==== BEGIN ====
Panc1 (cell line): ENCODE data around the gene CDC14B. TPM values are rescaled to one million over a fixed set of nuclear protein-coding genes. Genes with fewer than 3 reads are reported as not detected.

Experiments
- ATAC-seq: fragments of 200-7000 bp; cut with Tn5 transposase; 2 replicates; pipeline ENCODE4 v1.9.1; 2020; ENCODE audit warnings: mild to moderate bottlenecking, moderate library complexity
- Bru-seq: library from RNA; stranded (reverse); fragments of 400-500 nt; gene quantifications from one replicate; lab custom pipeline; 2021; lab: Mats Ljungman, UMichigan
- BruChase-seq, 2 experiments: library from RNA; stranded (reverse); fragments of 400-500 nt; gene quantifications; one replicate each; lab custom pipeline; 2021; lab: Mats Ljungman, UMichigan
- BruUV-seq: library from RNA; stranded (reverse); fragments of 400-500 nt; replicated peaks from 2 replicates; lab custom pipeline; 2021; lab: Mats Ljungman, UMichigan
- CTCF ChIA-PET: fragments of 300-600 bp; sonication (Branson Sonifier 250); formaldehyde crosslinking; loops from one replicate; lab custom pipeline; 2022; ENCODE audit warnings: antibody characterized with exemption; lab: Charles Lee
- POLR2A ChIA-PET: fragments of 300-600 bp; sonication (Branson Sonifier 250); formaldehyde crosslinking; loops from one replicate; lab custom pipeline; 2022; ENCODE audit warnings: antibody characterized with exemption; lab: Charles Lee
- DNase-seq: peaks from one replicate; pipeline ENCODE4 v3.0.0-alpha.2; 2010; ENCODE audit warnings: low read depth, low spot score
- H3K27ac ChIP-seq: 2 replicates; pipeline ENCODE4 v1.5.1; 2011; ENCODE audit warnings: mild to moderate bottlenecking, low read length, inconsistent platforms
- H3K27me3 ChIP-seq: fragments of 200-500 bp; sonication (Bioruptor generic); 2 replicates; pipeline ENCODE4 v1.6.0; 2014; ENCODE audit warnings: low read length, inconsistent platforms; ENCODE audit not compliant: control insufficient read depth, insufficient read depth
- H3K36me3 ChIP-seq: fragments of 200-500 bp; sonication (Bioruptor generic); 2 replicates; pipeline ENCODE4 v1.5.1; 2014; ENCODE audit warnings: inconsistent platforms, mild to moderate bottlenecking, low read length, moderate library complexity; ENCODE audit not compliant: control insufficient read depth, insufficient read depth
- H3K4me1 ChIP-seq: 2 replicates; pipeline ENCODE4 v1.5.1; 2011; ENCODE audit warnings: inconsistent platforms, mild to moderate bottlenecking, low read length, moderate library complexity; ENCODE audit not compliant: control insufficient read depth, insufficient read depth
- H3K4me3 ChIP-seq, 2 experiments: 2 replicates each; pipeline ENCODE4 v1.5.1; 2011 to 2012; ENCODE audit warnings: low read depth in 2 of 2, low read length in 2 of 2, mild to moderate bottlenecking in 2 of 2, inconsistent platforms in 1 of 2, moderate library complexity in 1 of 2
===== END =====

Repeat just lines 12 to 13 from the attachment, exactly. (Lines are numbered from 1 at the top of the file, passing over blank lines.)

- H3K36me3 ChIP-seq: fragments of 200-500 bp; sonication (Bioruptor generic); 2 replicates; pipeline ENCODE4 v1.5.1; 2014; ENCODE audit warnings: inconsistent platforms, mild to moderate bottlenecking, low read length, moderate library complexity; ENCODE audit not compliant: control insufficient read depth, insufficient read depth
- H3K4me1 ChIP-seq: 2 replicates; pipeline ENCODE4 v1.5.1; 2011; ENCODE audit warnings: inconsistent platforms, mild to moderate bottlenecking, low read length, moderate library complexity; ENCODE audit not compliant: control insufficient read depth, insufficient read depth